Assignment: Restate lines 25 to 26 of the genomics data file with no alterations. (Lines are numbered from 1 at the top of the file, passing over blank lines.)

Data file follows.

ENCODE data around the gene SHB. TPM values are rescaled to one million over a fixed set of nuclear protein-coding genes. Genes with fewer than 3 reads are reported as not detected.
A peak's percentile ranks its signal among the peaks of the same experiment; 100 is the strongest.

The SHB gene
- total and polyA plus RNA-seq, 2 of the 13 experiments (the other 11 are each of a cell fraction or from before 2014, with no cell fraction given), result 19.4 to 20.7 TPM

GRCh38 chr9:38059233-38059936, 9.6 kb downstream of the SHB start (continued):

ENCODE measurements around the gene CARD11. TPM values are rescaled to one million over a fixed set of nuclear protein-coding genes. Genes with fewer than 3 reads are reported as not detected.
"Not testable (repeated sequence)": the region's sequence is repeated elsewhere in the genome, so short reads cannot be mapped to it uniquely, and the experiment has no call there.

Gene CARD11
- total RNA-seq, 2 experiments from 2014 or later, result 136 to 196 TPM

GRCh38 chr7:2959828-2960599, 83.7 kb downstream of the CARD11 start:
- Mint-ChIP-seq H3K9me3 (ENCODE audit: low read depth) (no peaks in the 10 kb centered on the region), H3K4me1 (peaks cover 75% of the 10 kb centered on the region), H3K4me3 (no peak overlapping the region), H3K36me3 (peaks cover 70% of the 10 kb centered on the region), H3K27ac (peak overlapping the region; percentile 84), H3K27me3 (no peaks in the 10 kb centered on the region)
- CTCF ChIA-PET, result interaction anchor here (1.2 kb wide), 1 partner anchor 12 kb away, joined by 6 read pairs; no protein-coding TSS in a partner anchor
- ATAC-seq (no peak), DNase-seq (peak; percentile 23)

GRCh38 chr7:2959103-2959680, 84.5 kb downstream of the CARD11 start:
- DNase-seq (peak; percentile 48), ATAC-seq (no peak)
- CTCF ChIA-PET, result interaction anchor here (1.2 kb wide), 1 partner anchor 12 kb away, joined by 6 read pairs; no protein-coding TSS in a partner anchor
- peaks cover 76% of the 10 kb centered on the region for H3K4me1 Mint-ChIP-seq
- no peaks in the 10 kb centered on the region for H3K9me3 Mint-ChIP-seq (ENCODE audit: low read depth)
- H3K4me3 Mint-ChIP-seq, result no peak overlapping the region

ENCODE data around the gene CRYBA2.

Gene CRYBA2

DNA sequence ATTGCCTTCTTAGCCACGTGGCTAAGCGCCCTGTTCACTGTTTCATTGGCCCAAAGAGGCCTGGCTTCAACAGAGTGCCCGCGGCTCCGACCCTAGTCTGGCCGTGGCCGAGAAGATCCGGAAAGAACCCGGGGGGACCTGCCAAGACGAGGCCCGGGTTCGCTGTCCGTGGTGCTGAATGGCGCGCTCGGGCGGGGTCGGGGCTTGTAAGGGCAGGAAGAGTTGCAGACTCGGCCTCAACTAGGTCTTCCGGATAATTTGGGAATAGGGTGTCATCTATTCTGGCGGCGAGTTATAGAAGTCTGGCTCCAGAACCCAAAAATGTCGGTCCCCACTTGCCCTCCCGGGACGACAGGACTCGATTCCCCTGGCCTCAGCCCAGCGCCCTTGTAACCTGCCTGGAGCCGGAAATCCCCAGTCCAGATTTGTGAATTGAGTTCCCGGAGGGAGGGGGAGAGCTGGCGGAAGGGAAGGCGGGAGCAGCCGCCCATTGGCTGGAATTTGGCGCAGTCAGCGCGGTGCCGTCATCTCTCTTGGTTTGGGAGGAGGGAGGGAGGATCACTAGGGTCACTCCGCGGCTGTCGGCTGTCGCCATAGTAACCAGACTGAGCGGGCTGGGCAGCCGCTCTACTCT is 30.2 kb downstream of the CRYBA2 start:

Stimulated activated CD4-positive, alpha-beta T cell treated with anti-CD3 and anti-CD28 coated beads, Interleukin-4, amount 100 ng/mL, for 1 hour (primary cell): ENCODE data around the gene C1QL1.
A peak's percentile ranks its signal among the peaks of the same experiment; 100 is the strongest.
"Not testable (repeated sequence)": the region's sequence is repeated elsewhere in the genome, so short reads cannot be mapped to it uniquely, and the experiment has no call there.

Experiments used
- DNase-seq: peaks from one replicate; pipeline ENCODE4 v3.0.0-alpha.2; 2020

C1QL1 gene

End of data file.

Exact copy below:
"Not testable (repeated sequence)": the region's sequence is repeated elsewhere in the genome, so short reads cannot be mapped to it uniquely, and the experiment has no call there.

Experiments used